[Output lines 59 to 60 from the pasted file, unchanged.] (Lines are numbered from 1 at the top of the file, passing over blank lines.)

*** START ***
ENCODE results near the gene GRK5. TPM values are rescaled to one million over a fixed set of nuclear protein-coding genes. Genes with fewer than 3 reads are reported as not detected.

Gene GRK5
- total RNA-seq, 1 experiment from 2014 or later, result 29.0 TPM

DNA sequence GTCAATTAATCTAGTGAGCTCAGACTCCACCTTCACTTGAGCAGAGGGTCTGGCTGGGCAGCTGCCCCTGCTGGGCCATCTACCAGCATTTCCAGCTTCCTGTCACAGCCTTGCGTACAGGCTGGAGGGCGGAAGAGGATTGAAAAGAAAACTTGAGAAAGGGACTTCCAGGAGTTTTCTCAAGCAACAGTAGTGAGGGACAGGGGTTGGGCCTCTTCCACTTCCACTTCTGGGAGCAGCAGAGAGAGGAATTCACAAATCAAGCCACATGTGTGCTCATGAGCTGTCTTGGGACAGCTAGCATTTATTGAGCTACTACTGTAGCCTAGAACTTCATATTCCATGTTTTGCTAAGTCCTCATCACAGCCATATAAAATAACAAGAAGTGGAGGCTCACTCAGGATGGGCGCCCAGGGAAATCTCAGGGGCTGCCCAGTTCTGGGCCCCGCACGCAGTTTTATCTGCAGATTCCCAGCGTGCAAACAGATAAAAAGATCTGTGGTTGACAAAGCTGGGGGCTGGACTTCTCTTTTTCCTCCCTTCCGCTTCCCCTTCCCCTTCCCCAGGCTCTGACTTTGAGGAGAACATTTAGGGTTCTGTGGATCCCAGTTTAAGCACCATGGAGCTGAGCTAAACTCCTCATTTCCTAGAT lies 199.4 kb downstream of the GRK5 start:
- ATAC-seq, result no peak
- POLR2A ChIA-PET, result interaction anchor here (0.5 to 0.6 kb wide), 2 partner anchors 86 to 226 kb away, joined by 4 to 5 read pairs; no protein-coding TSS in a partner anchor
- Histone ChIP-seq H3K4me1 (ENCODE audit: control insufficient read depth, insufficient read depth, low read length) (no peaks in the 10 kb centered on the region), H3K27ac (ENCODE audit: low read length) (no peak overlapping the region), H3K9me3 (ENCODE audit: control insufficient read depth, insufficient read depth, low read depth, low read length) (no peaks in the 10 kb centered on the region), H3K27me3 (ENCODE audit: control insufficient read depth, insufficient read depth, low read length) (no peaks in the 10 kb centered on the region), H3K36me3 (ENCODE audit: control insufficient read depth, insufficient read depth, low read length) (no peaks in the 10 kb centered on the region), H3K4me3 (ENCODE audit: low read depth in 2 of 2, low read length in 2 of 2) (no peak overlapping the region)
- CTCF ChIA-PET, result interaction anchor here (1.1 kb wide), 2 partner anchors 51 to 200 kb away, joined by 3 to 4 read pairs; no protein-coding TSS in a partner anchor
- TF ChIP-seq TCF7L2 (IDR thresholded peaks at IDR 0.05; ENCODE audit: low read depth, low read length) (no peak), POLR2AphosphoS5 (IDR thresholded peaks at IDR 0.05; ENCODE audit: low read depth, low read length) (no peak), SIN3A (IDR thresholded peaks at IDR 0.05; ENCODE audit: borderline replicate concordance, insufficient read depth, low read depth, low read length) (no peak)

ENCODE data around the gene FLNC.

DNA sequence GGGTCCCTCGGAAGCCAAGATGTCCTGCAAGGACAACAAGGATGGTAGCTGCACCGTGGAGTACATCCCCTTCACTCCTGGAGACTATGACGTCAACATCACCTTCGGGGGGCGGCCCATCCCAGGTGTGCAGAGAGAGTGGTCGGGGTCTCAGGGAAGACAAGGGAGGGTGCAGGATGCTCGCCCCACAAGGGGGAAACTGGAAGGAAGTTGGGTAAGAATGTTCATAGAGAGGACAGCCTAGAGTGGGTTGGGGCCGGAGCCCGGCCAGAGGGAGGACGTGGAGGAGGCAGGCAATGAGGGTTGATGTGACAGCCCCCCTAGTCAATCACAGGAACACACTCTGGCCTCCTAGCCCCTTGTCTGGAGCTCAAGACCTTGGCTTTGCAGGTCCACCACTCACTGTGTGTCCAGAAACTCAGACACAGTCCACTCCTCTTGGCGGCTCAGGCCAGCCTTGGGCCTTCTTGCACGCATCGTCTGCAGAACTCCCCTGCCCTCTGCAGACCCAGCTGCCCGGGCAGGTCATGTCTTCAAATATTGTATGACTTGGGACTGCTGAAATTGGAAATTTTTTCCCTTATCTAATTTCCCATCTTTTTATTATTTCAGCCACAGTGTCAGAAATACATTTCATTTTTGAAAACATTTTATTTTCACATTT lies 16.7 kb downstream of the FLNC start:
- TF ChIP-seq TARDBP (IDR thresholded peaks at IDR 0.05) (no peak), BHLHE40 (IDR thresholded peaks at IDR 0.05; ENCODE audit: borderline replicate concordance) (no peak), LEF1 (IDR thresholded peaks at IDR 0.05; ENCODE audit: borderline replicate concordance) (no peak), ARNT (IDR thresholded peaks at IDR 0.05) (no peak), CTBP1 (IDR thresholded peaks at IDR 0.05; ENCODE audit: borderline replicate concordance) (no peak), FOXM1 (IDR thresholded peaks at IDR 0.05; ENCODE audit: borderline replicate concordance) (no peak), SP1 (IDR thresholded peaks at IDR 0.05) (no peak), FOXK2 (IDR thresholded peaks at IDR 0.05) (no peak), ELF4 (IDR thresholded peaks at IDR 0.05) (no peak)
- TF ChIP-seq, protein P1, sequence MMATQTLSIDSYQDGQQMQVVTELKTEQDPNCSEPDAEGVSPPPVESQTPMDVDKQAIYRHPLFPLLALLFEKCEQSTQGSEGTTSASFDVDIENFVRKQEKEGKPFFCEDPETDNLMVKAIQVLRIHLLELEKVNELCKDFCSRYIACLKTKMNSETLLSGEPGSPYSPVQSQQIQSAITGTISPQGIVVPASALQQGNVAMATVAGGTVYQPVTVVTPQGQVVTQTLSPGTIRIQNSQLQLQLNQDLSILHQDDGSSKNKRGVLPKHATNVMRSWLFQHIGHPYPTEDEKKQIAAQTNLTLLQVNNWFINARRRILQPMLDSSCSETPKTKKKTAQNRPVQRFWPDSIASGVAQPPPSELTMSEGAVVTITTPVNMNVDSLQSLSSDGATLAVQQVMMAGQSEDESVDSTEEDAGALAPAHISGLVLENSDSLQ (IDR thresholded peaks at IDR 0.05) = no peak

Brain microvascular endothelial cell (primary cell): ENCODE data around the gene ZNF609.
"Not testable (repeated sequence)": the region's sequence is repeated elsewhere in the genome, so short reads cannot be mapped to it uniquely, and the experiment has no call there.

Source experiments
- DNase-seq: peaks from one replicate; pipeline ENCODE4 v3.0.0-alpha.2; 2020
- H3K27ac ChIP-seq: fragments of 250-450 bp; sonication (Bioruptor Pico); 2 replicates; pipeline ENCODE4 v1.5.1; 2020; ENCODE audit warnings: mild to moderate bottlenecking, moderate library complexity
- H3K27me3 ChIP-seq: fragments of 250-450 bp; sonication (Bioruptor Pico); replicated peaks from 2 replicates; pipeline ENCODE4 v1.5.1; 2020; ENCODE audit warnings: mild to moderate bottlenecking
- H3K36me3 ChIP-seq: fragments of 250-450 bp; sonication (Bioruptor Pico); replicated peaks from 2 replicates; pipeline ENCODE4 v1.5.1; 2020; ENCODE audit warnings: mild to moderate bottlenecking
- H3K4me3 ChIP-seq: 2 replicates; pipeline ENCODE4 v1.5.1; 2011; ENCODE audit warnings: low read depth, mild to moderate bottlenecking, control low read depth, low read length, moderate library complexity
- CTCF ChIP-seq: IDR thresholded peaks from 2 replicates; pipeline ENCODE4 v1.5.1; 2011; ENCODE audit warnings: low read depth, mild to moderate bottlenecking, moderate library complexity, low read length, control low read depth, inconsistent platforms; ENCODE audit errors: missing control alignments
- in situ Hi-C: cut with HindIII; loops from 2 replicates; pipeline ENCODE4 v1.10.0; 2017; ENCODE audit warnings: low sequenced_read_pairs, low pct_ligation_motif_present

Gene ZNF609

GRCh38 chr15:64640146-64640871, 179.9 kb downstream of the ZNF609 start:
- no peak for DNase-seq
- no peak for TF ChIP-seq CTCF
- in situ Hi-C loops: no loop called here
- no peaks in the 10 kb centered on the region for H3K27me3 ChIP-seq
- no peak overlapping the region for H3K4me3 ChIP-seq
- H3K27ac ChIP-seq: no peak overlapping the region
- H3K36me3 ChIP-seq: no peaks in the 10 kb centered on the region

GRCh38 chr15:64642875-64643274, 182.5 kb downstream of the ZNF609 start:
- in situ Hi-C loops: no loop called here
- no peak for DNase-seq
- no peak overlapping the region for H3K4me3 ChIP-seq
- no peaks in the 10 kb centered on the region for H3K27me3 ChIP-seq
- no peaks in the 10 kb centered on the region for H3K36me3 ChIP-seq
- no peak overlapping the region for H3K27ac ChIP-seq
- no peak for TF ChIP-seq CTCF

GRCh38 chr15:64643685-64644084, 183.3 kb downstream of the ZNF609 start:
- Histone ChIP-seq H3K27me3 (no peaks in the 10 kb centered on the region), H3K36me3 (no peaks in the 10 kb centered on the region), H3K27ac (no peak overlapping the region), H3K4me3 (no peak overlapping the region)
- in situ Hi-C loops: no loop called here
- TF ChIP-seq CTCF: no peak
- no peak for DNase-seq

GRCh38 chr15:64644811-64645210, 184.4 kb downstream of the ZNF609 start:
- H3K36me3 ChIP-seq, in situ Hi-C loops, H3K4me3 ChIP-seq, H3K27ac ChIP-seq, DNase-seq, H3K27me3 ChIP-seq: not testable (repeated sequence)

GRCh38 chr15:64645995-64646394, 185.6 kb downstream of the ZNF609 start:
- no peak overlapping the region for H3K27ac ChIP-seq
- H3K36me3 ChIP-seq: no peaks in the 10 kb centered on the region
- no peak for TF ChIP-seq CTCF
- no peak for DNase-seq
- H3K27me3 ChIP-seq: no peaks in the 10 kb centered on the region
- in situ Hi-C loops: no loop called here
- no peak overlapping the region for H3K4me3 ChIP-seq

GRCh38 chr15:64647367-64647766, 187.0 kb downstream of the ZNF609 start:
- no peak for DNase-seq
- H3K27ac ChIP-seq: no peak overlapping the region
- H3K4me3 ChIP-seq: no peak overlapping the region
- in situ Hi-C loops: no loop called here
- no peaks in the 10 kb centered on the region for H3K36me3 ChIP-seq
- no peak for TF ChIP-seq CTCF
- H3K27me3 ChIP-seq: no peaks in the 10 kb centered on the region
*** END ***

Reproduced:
- H3K4me3 ChIP-seq: no peak overlapping the region
- in situ Hi-C loops: no loop called here